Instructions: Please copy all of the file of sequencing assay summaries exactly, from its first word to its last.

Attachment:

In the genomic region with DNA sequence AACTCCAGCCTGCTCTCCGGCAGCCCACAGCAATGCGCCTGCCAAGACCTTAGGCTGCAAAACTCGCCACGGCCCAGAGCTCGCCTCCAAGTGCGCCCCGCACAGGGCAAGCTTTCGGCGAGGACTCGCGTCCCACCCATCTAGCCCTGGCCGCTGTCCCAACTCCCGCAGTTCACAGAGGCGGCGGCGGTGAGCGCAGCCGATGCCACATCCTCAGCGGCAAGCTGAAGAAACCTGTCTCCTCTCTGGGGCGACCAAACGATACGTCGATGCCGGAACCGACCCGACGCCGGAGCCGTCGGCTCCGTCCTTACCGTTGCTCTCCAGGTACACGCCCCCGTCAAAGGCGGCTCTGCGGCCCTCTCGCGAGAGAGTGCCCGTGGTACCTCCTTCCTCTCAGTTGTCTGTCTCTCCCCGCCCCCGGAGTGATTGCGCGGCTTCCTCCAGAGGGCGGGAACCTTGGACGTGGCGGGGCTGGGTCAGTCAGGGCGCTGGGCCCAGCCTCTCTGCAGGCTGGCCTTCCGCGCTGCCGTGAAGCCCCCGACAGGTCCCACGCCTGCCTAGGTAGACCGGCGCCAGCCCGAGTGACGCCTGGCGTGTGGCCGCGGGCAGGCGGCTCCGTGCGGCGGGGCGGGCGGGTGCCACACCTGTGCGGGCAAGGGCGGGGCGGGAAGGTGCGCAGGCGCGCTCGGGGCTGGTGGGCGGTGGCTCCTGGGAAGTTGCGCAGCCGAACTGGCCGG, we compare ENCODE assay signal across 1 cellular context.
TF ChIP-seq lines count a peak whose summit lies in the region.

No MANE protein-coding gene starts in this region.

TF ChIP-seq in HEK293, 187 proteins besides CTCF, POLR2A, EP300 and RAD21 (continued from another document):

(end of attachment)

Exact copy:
In the genomic region with DNA sequence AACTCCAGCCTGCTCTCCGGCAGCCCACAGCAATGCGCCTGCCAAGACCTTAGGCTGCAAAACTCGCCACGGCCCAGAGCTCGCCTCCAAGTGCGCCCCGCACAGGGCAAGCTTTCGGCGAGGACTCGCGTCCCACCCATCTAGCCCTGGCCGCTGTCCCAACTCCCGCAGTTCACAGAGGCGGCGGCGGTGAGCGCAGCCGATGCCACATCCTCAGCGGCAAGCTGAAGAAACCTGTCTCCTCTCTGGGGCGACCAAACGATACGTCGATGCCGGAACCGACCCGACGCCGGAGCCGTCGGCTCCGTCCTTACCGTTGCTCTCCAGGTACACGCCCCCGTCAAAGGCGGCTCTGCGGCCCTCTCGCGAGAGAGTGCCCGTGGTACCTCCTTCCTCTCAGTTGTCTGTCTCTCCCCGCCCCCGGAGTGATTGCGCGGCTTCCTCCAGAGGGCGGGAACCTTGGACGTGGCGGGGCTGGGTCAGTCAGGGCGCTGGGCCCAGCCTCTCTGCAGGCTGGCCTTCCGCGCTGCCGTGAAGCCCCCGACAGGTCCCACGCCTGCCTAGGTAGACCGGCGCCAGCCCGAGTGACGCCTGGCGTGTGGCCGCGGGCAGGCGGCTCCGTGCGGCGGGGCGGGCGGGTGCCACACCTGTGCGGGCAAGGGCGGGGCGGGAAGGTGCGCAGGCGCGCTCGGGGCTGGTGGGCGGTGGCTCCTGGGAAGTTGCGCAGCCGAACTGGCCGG, we compare ENCODE assay signal across 1 cellular context.
TF ChIP-seq lines count a peak whose summit lies in the region.

No MANE protein-coding gene starts in this region.

TF ChIP-seq in HEK293, 187 proteins besides CTCF, POLR2A, EP300 and RAD21 (continued from another document):